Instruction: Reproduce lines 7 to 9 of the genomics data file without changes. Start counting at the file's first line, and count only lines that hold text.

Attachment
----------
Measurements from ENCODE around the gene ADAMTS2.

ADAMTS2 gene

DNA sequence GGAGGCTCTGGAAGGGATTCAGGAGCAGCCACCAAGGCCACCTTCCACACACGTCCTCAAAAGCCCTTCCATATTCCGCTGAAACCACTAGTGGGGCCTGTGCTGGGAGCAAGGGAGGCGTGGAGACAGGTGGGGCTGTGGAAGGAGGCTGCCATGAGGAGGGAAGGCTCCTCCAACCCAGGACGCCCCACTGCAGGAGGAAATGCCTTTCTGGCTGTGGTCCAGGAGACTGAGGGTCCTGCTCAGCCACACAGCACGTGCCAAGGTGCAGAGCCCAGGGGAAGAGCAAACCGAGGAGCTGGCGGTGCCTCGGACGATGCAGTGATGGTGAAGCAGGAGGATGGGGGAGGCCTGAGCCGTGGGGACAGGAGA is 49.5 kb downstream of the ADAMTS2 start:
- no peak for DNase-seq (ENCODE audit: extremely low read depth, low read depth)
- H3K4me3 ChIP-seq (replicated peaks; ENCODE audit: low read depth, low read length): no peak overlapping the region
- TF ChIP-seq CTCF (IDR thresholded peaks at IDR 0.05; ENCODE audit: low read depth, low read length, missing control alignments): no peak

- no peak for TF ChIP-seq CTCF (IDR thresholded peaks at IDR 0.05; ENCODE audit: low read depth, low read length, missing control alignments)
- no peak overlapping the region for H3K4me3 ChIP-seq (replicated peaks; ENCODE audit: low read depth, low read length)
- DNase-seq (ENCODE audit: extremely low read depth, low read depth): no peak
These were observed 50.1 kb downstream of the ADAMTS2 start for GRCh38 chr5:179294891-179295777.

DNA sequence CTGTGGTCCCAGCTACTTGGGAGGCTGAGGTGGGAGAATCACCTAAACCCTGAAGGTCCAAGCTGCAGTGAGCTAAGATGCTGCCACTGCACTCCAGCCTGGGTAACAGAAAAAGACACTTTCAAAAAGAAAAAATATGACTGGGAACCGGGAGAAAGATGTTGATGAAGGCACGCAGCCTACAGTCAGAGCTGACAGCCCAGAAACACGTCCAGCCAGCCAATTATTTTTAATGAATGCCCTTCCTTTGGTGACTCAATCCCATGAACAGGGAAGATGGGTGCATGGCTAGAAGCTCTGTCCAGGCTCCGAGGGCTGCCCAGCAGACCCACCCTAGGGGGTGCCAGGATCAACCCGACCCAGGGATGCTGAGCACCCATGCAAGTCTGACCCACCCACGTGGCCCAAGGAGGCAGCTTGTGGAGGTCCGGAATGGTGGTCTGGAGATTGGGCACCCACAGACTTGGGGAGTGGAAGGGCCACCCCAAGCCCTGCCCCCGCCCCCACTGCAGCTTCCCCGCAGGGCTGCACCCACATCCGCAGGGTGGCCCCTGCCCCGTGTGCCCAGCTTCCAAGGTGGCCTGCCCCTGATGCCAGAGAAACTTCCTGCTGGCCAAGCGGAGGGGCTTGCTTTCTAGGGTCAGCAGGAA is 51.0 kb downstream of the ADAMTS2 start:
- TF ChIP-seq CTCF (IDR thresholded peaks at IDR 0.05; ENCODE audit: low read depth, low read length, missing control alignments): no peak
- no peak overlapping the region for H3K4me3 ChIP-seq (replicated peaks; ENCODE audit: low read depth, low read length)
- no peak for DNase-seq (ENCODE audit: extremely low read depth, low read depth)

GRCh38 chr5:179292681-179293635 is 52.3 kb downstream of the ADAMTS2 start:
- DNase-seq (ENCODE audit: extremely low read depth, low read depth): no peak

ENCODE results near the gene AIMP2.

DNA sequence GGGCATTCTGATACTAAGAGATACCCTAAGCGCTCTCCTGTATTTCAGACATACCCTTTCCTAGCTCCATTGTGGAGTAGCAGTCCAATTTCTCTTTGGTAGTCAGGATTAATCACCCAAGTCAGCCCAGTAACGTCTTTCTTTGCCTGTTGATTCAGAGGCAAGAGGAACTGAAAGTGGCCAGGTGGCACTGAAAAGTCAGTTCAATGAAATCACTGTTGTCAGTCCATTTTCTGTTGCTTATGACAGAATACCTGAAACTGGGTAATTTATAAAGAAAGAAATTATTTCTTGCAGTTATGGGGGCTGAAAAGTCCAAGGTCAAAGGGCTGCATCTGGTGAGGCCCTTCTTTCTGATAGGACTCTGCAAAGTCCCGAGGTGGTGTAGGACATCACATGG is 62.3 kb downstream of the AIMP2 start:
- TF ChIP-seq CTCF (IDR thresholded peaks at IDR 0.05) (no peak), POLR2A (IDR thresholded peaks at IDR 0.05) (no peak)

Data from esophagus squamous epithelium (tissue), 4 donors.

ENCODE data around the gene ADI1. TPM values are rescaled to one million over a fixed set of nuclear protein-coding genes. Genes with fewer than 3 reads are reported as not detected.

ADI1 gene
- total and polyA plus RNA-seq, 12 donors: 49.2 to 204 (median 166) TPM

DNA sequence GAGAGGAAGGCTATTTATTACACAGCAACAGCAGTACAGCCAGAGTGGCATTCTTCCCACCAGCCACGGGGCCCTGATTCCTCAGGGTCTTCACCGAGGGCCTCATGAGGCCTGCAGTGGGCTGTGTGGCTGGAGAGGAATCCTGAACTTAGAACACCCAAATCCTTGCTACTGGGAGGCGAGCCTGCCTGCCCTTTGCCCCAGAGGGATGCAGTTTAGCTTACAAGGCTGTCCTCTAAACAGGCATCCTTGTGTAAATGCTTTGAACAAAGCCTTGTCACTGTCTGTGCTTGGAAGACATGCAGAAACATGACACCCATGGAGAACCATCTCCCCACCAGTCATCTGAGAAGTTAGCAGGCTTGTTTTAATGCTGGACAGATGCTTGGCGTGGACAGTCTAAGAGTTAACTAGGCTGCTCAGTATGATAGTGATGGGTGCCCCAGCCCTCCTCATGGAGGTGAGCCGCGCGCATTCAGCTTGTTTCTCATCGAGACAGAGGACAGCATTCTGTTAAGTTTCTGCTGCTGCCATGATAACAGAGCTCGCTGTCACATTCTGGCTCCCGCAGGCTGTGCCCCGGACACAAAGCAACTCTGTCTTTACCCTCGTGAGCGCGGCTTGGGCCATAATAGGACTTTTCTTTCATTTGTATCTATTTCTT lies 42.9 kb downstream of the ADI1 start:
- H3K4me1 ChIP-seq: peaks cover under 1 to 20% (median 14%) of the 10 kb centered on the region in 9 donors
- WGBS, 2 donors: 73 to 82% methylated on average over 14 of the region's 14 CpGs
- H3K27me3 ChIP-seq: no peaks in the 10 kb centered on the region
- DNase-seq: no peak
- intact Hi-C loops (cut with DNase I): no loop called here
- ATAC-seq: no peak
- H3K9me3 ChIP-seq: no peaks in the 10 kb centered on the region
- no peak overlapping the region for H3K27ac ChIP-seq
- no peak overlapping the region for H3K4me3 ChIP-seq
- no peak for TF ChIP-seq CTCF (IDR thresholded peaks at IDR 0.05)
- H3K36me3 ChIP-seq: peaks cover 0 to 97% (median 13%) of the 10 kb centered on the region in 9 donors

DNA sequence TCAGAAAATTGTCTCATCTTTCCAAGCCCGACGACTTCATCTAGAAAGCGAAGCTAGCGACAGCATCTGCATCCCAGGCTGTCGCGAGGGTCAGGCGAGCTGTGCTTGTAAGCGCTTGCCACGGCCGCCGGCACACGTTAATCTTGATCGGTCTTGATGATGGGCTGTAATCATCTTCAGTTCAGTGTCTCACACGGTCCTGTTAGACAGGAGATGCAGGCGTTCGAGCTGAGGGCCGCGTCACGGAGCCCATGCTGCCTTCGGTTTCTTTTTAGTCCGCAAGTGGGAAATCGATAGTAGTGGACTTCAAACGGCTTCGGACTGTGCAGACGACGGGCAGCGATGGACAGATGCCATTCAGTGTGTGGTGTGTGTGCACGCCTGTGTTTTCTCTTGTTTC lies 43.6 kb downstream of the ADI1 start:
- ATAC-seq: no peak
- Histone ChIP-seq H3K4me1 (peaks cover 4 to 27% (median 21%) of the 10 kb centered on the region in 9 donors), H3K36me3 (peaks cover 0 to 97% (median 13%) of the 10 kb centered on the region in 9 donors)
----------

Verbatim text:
- no peak for TF ChIP-seq CTCF (IDR thresholded peaks at IDR 0.05; ENCODE audit: low read depth, low read length, missing control alignments)
- no peak overlapping the region for H3K4me3 ChIP-seq (replicated peaks; ENCODE audit: low read depth, low read length)
- DNase-seq (ENCODE audit: extremely low read depth, low read depth): no peak